A deeply biased article about the horse-carriage industry appeared in a recent issue of Mountain Xpress [“Yay or Neigh: Carriage Tours Draw Fans, Protest,” Oct. 28]. You could easily tell the author’s personal opinion was very pro-horse-carriage. Not only was this article inaccurate, it was not good journalism. A good article provides balanced opinions, whereas this article dwelled excessively on the opinions stated by the carriage owners and the author herself. It only very briefly mentioned the activists’ opinions in opposition to the carriages.
I will not deny that these carriage horses in Asheville are taken better care of than those in other major cities; however, other activists and I are opposed to the horse-carriage industry for the following reasons: The horses live a “nose to tailpipe” life; they are constantly inhaling exhaust from the vehicles they are tailing. Exhaust inhalation can cause serious, sometimes fatal, lung issues.
Horses are also subjected to excessively hot or cold temperatures. It is legal for the horses to be out even when the heat index is below 25 or above 90 degrees. Their exhaustion is even worse when they are forced to pull thousands of pounds behind them.
Finally, and probably the most important reason, is the extreme danger to people and horses. With the combination of an unwieldy vehicle and a timid animal pulling it, it is only a matter of time before a major accident occurs. In 2013, 30 such accidents have occurred in New York City alone. These accidents have killed horses and seriously injured people. The carriages in Asheville have not yet caused an accident, but it is only a matter of time before the inevitable occurs.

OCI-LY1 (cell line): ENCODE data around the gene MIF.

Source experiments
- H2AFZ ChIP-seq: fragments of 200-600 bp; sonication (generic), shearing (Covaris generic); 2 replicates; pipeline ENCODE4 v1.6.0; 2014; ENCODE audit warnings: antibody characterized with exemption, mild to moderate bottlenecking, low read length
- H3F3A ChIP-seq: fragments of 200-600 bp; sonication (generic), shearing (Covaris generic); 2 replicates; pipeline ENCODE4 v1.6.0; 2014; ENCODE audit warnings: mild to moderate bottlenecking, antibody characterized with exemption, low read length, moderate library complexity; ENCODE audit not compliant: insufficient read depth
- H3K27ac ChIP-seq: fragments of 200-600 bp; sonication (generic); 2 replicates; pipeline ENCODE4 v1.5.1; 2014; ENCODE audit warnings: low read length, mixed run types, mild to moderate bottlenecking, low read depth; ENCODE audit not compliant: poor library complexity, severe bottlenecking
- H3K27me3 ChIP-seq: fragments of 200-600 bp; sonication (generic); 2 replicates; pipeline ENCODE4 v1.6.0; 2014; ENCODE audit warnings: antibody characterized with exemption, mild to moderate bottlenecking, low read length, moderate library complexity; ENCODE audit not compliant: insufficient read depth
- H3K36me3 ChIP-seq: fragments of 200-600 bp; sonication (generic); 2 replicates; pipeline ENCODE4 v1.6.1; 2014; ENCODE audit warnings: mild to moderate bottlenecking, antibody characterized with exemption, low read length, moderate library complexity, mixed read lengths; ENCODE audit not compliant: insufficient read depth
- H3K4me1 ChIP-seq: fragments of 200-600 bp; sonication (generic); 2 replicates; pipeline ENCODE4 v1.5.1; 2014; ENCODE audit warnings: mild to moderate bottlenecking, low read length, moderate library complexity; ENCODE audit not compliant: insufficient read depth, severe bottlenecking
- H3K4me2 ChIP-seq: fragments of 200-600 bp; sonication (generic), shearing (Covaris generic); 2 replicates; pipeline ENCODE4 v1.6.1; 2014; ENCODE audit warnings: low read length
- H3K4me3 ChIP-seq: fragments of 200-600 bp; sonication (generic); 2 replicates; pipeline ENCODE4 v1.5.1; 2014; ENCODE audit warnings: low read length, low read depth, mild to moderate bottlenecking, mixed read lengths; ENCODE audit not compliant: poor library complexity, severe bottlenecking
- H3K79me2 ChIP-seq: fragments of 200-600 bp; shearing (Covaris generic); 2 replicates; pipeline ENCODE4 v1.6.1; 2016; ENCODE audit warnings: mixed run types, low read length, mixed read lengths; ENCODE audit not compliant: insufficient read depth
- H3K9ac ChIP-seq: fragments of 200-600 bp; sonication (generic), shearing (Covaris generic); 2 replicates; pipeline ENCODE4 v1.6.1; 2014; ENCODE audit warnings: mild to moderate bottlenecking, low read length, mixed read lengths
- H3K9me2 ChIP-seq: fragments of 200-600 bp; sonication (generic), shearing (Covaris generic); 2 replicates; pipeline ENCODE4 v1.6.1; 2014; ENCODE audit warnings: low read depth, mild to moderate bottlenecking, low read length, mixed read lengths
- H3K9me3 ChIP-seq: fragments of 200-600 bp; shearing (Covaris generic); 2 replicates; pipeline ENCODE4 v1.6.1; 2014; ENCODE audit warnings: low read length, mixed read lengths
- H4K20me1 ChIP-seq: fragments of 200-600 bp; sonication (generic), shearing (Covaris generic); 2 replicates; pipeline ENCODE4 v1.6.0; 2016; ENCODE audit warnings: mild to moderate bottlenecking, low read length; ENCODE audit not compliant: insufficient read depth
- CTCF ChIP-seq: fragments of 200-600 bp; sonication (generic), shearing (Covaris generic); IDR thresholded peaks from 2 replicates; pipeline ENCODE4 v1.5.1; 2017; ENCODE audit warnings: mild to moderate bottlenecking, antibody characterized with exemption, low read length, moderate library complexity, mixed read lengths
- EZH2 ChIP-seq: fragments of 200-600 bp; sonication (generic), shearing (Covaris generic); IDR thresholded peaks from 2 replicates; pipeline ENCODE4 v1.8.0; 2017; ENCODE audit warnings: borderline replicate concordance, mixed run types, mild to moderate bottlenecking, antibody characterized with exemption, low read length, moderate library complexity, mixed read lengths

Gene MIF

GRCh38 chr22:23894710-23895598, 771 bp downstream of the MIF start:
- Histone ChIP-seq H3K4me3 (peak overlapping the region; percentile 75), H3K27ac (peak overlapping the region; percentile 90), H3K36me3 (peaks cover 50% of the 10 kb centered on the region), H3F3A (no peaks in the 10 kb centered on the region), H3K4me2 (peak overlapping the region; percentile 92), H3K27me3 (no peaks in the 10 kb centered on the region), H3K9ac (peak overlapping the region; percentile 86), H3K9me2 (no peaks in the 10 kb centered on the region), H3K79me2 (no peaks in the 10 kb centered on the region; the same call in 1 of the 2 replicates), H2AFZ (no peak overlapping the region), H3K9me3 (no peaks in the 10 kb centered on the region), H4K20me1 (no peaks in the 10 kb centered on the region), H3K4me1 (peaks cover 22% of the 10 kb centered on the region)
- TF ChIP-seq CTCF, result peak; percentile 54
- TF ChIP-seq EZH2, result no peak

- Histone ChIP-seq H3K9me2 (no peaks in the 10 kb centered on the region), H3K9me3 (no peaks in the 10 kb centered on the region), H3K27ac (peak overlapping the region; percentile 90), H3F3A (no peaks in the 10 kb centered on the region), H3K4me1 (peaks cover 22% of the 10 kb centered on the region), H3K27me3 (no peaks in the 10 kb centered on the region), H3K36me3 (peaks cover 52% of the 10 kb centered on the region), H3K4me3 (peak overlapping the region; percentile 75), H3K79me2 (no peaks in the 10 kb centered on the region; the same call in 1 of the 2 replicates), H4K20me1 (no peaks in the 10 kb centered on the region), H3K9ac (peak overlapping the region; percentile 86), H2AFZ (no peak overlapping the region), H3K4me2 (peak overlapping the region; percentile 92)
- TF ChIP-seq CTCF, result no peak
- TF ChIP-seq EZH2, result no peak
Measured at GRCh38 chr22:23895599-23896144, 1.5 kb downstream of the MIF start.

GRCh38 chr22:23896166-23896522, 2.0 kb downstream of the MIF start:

After learning about the dangers and cruelty involved in the horse-carriage industry, many cities have chosen to ban it altogether, including Key West, Fla., Palm Beach, Fla., Panama City Beach, Fla., Treasure Island, Fla., Las Vegas, Reno, Nev., Santa Fe, N.M., and Camden, N.J. Asheville is an influential and progressive city, so why can’t it be the next one to ban this cruel and dangerous practice?
If this industry disturbs you, please help by refusing to support the horse-carriage industry and instead choose from the many other unique methods to tour Asheville. You can also help by contacting our City Council and asking them to ban this practice.
— Jeremy Sagaribay
Editor’s note: See “Article Failed to Report Carriage-horse Dangers” in this issue for Xpress writer Virginia Daffron’s response to the points raised in this letter.